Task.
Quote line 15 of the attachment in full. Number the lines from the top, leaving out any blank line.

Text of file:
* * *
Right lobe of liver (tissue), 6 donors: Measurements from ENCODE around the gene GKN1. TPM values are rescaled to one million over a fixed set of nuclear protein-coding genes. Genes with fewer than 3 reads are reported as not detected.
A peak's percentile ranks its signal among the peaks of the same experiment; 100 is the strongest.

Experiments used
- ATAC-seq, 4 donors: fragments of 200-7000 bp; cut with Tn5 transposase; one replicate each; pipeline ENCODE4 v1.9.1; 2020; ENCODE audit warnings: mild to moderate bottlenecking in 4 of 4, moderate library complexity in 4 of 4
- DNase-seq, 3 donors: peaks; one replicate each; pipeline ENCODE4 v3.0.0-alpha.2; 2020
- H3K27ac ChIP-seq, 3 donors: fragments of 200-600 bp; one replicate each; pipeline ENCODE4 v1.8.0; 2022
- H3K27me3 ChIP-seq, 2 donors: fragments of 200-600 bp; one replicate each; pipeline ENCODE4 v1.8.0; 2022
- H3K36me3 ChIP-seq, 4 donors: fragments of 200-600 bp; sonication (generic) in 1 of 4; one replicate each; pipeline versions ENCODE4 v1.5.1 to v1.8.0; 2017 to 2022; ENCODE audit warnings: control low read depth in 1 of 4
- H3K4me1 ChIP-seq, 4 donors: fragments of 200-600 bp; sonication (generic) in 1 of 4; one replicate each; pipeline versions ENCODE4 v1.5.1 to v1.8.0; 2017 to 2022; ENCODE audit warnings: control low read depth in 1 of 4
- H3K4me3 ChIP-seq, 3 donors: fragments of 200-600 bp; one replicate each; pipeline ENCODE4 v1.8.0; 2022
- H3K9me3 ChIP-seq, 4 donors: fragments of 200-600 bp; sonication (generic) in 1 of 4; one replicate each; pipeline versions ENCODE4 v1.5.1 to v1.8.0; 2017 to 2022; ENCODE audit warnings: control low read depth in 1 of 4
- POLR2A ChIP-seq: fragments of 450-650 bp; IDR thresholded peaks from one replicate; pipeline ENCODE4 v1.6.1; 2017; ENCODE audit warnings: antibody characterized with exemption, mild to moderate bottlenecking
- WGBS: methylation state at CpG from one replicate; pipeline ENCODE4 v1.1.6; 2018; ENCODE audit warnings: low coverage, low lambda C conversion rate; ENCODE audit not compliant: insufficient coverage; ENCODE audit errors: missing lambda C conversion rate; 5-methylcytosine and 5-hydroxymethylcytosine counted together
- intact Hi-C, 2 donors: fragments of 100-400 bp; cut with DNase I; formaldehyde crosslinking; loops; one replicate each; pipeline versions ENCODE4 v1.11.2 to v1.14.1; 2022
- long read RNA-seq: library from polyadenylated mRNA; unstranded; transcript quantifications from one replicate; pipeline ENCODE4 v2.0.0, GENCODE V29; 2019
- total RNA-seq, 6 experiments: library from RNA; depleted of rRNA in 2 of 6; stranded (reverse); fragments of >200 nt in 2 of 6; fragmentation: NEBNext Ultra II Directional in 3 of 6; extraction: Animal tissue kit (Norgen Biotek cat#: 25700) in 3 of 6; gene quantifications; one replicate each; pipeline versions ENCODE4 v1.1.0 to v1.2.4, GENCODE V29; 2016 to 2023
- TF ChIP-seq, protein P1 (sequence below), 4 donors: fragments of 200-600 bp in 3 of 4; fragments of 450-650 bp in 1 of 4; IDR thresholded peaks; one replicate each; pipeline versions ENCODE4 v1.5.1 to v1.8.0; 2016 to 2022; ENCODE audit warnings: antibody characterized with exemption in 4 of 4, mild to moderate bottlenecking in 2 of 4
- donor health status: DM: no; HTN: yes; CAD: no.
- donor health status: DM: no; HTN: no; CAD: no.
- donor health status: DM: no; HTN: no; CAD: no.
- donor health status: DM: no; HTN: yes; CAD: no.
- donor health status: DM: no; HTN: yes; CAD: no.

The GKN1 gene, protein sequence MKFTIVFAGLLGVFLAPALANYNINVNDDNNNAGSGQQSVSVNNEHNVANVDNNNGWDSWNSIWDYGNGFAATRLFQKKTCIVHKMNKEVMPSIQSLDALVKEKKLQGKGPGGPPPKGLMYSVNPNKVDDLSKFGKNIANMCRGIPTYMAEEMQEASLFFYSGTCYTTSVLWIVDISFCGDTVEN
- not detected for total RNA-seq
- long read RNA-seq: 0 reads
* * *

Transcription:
- long read RNA-seq: library from polyadenylated mRNA; unstranded; transcript quantifications from one replicate; pipeline ENCODE4 v2.0.0, GENCODE V29; 2019